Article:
01 December 2010

Harvest Home

We sang Thanksgiving songs today in church, and one song struck me in a new way. Having sung it for nearly my entire life, I finally understood it:

"Come ye thankful people come, raise the song of harvest home.
All is safely gathered in, ere the winter storms begin."

Written originally in a time when societies were agrarian, this song could not have helped having resonance with its singers. Talk of harvest, the quality of the produce, the preparation for harsh weather ahead. In the middle 1800s, people depended on their own labors to ensure food enough; they helped their neighbors in times of struggle, just as their neighbors helped them. But everyone also knew that a blessing of grace, good weather, health, and strength were not to be treated lightly. They desired to bring their thankful song home. To whose home? To their own, of course. But they also raised them to someone higher up. Thanksgiving is supposed to be as elemental as this: we have food, we can be together to share it, and we're thankful. All is safely gathered it. Even us.

Whether our forebears were merely anticipating a cold winter, or whether they feared something more man-made, they took comfort in the earnest effort and trusted that diligent preparation would be enough to sustain them. They had been obedient and had faith in the rest. Modernly, we also build security gathering in life's harvest. For us, the crop can be strong, caring and responsible children-citizens, fiscal responsibility, the good will of our neighbors and friends, the diligent upkeep of our homes. More importantly it is the reservoir of spiritual strength we have stored up within ourselves and our families. We all plan ahead for protection against the cold winds, whether they be natural or the bluster of an occasional hard society. We trust, after all we can do in obedience, that good will stand on our side. We have faith in all the rest.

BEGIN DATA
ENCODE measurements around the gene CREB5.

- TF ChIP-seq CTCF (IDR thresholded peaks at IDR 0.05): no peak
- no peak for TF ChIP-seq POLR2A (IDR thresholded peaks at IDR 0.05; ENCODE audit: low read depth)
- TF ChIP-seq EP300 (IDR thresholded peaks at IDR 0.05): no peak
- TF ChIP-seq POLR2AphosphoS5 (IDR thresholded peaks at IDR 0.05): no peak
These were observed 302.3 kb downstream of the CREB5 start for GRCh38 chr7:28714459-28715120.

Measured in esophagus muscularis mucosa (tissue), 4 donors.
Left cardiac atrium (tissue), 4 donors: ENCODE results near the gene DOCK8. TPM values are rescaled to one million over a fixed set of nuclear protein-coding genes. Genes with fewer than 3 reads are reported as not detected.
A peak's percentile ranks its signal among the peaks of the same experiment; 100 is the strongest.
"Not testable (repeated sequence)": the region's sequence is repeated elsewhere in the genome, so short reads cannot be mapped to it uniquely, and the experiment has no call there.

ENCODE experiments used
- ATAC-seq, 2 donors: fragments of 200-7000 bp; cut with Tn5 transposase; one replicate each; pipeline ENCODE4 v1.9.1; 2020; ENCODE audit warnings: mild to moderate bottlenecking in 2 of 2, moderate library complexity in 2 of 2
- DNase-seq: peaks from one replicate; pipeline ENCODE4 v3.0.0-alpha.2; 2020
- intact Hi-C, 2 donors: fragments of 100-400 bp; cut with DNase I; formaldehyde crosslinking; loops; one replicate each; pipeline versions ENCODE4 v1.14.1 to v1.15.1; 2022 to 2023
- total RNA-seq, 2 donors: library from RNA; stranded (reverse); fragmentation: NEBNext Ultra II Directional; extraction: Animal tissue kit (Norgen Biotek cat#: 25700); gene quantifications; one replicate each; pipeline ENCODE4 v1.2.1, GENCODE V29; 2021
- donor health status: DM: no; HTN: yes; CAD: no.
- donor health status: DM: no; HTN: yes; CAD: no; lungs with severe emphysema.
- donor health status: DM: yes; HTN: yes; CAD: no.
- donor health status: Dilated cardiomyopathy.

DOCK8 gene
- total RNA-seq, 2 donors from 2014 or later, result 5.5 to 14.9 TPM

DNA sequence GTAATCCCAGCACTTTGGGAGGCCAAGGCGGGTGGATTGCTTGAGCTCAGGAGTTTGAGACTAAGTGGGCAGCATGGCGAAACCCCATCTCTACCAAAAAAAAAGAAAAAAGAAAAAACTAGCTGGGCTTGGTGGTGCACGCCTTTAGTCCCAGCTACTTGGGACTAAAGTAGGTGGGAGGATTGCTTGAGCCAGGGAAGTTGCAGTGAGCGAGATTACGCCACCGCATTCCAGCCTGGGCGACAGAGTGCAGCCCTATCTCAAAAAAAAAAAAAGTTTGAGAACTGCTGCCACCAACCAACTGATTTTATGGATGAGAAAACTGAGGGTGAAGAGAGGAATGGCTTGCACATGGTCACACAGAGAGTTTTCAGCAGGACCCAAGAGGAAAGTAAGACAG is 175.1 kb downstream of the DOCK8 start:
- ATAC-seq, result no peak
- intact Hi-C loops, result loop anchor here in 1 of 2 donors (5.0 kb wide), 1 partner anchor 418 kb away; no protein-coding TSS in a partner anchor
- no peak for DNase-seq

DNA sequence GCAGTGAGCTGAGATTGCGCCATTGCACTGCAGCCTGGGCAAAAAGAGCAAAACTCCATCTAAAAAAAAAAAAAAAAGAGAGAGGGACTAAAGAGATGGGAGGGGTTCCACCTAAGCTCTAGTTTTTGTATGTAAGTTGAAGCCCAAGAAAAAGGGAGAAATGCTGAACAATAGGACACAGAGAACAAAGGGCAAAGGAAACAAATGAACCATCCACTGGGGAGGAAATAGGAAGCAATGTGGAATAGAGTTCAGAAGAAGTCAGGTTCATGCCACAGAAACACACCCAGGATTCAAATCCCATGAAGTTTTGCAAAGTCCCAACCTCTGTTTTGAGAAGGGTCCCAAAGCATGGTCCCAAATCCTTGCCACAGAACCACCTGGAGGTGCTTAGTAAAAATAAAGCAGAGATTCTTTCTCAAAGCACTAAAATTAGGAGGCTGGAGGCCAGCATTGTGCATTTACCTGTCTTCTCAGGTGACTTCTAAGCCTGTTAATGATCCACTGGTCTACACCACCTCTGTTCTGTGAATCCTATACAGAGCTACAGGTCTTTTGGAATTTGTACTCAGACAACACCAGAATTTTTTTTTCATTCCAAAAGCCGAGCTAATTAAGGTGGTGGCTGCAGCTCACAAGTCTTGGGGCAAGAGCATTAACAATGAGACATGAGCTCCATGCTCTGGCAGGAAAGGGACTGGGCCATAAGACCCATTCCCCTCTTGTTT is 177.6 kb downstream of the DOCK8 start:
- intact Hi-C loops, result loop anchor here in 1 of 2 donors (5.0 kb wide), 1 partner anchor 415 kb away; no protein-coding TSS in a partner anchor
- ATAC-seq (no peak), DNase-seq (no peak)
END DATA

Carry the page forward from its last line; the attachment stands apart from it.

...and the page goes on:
"Lord of harvest, grant that we wholesome grain and pure may be."

Corn is a very versatile grain: if it is less tasty to humans, livestock still love it. If it won't work as cooking oil for your cake, it can be squeezed into ethanol to run your car.

It is pleasant to think of ourselves as tall cornstalks carrying bundles of vitally nourishing grain (or renewable and environmentally safe fuel) to those around us, strong and resilient even in poor conditions, tougher than the storms that blow on us and the sun that bakes us, and, in the end, a life-saving resources to those we love. And make no mistake - we do feed AND transport, both bodies and spirits! We are good grain, and we are so thankful.

See us now, green-golden and straight-backed, rustling gently in the breeze.

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